Friday, 22 January 2021

NetApp ONTAP: Apply SACLs Using Vserver Security File-Directory

The following blog is an example of applying an everything SACL (CIFS audit policy) using the ‘vserver security file-directory’ command set.  Unfortunately, using ‘vserver security file-directory’, you cannot just add a SACL, you have to get the existing DACL, and then add the SACL and original DACL at the same time. In practice, setting NTFS SACLs from Windows is an easier approach (I’d recommend reading Justin Parisi's blog post here and especially the comments section.)
 
My ONTAP version here is 9.7.
 
Setting Up the Test Environment
 
My test structure is one volume with 2 folders:
vol1 > folder1 > folder2
And each folder has a text file in:
folder1file.txt and folder2file.txt
 
The permissions have been setup as so:
 
vol1:
  Everyone with ‘Read & execute’ access,
  applied to ‘folder, subfolder and files’,
  and Inheritance Disabled
 
folder1:
  ‘Domain Admins’ with ‘Full Control’,
  ‘Domain Users’ with ‘Read & execute’,
  applied to ‘folder, subfolder and files’,
  and Inheritance Disabled
 
folder2:
  ‘Domain Admins’ with ‘Full Control’,
  ‘Domain Users’ with ‘Modify’,
  applied to ‘folder, subfolder and files’,
  and Inheritance Disabled
 
Reviewing Current ACLs using ‘vserver security file-directory show’
 
The current ACLs as reviewed by ‘vserver security file-directory show’ are below:
 
Current /vol1 ACLs: 

ACLs: NTFS Security Descriptor
  Control:0x9504
  Owner:BUILTIN\Administrators
  Group:BUILTIN\Administrators
  DACL - ACEs
    ALLOW-Everyone-0x1200a9-OI|CI
 
Current /vol1/folder1 and folder1file.txt ACLs:
 
ACLs: NTFS Security Descriptor
  Control:0x9504
  Owner:BUILTIN\Administrators
  Group:DEMO\Domain Users
  DACL - ACEs
    ALLOW-DEMO\Domain Admins-0x1f01ff-OI|CI
    ALLOW-DEMO\Domain Users-0x1200a9-OI|CI
 
Current /vol1/folder1/folder2 and folder2file.txt ACLs:
 
ACLs: NTFS Security Descriptor
  Control:0x9504
  Owner:BUILTIN\Administrators
  Group:DEMO\Domain Users
  DACL - ACEs
    ALLOW-DEMO\Domain Admins-0x1f01ff-OI|CI
    ALLOW-DEMO\Domain Users-0x1301bf-OI|CI
 
Creating SACLs
 
We have 3 different permission sets, so we will need 3 NTFS Security Descriptors to rebuild the permissions above with a SACL.
 
Firstly, we create 3 NTFS Security Descriptors, each with our audit everyone and everything SACL (note, I don’t want inheritance, so not using the apply-to ‘sub-folders’.)
 
vserver security file-directory ntfs sacl add -ntfs-sd sdvol1 -access-type failure -account Everyone -vserver svm1 -rights full-control -apply-to this-folder,files
vserver security file-directory ntfs sacl add -ntfs-sd sdvol1 -access-type success -account Everyone -vserver svm1 -rights full-control -apply-to this-folder,files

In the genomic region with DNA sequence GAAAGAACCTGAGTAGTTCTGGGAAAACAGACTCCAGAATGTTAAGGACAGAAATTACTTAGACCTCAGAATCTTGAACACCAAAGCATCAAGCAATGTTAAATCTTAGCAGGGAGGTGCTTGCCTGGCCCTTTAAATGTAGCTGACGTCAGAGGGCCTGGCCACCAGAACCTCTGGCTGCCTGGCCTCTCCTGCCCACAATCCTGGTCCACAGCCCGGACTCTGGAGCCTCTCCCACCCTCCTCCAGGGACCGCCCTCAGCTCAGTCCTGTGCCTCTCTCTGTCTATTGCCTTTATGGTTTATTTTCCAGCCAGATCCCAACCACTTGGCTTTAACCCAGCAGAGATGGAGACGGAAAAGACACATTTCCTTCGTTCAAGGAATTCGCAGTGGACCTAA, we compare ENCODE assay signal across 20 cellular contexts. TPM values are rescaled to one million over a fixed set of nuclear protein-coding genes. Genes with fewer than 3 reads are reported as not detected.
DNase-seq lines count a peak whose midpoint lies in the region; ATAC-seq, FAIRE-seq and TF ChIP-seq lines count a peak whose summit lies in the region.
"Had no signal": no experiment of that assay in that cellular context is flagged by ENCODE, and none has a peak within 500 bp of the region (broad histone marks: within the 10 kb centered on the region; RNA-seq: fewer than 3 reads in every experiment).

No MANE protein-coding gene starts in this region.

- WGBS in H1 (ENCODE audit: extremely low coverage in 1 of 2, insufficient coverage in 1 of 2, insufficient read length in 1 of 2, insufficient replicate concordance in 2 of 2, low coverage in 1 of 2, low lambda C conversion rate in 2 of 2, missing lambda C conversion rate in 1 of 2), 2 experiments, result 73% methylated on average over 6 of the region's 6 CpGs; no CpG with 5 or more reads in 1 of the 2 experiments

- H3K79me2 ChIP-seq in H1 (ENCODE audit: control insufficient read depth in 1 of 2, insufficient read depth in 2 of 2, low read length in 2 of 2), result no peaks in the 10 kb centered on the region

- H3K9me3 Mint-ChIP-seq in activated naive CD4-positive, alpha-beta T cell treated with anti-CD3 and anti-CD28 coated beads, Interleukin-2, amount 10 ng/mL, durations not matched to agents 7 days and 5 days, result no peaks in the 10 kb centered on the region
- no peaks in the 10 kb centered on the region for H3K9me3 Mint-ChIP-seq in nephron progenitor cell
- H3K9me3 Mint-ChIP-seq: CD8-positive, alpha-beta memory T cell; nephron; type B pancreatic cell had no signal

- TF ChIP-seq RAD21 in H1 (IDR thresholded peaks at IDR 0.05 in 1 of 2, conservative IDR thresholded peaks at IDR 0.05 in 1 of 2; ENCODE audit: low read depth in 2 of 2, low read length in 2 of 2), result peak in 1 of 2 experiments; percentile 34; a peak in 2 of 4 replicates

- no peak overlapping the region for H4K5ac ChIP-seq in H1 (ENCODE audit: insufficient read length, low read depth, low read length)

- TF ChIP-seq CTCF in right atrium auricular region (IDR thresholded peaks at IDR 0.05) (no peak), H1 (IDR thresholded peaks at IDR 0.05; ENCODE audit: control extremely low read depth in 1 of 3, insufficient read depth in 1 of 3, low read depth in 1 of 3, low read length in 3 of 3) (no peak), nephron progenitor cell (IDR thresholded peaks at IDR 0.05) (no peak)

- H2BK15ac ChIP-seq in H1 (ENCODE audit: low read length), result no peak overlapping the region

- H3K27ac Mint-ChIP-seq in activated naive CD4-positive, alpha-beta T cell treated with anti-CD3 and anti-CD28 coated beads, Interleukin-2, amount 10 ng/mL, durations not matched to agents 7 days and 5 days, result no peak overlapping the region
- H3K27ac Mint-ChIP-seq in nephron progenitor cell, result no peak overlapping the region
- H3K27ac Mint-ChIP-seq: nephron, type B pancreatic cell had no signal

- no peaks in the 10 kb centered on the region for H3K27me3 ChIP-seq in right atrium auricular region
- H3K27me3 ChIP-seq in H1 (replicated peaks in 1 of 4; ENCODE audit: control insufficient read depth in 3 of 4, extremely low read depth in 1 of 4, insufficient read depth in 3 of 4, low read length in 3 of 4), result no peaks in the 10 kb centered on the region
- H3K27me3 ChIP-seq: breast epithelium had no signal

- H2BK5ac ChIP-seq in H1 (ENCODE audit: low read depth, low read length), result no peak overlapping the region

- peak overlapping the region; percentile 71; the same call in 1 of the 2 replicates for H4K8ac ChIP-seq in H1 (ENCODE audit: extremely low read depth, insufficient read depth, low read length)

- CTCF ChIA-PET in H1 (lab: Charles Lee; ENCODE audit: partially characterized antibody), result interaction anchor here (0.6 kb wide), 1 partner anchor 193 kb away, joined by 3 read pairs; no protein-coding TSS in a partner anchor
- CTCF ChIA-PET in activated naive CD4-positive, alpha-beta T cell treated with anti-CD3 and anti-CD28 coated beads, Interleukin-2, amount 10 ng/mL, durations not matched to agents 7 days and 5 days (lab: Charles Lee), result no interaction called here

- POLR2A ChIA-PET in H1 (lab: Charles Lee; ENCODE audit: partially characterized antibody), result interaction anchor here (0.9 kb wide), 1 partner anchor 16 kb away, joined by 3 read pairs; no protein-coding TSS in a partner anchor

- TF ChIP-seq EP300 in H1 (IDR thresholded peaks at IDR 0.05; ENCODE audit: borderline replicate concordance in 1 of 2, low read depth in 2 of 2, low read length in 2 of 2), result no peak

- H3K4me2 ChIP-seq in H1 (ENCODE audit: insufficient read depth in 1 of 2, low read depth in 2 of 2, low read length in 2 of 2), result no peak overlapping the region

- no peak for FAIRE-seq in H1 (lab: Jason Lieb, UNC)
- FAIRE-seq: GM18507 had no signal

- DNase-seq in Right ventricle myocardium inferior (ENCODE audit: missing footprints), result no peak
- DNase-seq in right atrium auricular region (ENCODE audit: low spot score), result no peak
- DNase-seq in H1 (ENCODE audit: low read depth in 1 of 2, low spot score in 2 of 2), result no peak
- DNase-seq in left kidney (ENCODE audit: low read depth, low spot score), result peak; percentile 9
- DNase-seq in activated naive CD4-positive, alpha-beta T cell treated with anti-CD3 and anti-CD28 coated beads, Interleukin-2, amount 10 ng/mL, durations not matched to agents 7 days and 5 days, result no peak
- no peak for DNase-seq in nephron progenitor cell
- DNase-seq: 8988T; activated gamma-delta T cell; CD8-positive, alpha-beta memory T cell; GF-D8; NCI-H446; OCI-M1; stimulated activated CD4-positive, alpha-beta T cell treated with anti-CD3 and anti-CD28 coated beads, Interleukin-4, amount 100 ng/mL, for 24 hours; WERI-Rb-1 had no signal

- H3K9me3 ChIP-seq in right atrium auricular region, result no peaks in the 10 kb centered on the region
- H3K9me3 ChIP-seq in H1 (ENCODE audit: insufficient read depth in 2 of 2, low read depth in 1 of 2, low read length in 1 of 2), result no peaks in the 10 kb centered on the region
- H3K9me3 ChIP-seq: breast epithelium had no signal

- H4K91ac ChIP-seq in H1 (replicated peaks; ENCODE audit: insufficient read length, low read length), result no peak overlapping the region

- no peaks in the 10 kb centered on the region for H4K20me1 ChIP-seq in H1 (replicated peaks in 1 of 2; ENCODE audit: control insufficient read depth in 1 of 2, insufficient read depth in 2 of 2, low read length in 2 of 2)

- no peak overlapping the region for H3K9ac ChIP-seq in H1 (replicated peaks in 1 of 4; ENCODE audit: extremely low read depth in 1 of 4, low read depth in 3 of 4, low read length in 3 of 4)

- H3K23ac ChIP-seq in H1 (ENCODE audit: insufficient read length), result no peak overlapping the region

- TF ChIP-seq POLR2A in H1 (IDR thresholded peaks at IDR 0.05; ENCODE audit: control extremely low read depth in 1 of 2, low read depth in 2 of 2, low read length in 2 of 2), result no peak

vserver security file-directory ntfs sacl add -ntfs-sd sdfolder1 -access-type failure -account Everyone -vserver svm1 -rights full-control -apply-to this-folder,files
vserver security file-directory ntfs sacl add -ntfs-sd sdfolder1 -access-type success -account Everyone -vserver svm1 -rights full-control -apply-to this-folder,files
 
vserver security file-directory ntfs sacl add -ntfs-sd sdfolder2 -access-type failure -account Everyone -vserver svm1 -rights full-control -apply-to this-folder,files
vserver security file-directory ntfs sacl add -ntfs-sd sdfolder2 -access-type success -account Everyone -vserver svm1 -rights full-control -apply-to this-folder,files
 
And verify these are correct using the below (outputs not included):
 
vserver security file-directory ntfs sacl show -ntfs-sd sdvol1
vserver security file-directory ntfs sacl show -ntfs-sd sdfolder1
vserver security file-directory ntfs sacl show -ntfs-sd sdfolder2
 
Removing Default DACLs
 
In the above, when we created our NTFS Security Descriptors, these come with a default set of DACLs. We don’t want these default DACLs so firstly we need to remove them. The default DACLs are seen when you run ‘vserver security file-directory ntfs dacl show -ntfs-sd SDNAME’:
 
Account Name           Access Access
--------------         ------ -------
BUILTIN\Administrators allow  full-control
BUILTIN\Users          allow  full-control
CREATOR OWNER          allow  full-control
NT AUTHORITY\SYSTEM    allow  full-control
 
To remove these default DACLs we run the below:
 
vserver security file-directory ntfs dacl remove -vserver svm1 -ntfs-sd sdvol1 -account BUILTIN\Administrators -access-type allow
vserver security file-directory ntfs dacl remove -vserver svm1 -ntfs-sd sdvol1 -account BUILTIN\Users -access-type allow
vserver security file-directory ntfs dacl remove -vserver svm1 -ntfs-sd sdvol1 -account "CREATOR OWNER" -access-type allow
vserver security file-directory ntfs dacl remove -vserver svm1 -ntfs-sd sdvol1 -account "NT AUTHORITY\SYSTEM" -access-type allow
 
vserver security file-directory ntfs dacl remove -vserver svm1 -ntfs-sd sdfolder1 -account BUILTIN\Administrators -access-type allow
vserver security file-directory ntfs dacl remove -vserver svm1 -ntfs-sd sdfolder1 -account BUILTIN\Users -access-type allow
vserver security file-directory ntfs dacl remove -vserver svm1 -ntfs-sd sdfolder1 -account "CREATOR OWNER" -access-type allow